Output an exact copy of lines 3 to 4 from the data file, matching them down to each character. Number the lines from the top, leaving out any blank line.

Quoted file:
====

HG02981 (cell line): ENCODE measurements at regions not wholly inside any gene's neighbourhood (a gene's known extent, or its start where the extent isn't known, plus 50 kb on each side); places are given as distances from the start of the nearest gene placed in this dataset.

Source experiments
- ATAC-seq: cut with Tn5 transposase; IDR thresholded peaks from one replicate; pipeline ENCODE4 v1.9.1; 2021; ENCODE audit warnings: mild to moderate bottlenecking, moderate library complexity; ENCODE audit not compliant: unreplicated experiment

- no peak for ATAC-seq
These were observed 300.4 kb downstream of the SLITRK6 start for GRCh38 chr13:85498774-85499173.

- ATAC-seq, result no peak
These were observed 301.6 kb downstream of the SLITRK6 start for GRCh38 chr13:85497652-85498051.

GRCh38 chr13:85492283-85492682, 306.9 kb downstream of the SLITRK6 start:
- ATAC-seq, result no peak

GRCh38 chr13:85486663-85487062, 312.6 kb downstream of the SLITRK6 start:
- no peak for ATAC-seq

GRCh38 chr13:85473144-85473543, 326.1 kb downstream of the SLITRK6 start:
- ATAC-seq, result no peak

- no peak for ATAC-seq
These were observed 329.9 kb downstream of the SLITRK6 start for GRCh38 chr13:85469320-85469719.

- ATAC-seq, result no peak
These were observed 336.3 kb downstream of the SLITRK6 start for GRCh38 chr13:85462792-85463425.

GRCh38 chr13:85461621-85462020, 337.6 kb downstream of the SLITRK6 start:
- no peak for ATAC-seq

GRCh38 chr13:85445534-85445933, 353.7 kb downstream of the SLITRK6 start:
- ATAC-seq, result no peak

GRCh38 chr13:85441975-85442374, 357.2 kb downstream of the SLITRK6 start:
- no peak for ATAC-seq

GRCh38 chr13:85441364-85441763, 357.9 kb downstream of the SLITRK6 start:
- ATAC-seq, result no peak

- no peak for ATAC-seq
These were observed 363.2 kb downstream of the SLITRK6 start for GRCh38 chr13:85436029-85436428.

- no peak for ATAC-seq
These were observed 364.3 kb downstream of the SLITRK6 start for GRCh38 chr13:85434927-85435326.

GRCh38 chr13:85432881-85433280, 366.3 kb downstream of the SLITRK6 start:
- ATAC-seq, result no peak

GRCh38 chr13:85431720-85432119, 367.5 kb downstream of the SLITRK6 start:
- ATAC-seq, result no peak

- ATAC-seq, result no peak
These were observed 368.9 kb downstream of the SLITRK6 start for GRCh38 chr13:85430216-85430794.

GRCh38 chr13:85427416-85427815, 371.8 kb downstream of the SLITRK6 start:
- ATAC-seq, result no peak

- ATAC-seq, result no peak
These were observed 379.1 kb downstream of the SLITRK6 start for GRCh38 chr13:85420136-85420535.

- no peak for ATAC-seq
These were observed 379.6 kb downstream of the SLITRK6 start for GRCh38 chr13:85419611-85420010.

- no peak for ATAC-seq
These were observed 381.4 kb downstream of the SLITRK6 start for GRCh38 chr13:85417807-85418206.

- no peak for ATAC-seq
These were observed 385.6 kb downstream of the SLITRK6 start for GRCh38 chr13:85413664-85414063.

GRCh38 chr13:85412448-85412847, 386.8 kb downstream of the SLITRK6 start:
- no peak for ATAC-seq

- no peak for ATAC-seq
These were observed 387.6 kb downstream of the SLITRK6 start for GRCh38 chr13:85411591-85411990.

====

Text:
- ATAC-seq: cut with Tn5 transposase; IDR thresholded peaks from one replicate; pipeline ENCODE4 v1.9.1; 2021; ENCODE audit warnings: mild to moderate bottlenecking, moderate library complexity; ENCODE audit not compliant: unreplicated experiment

- no peak for ATAC-seq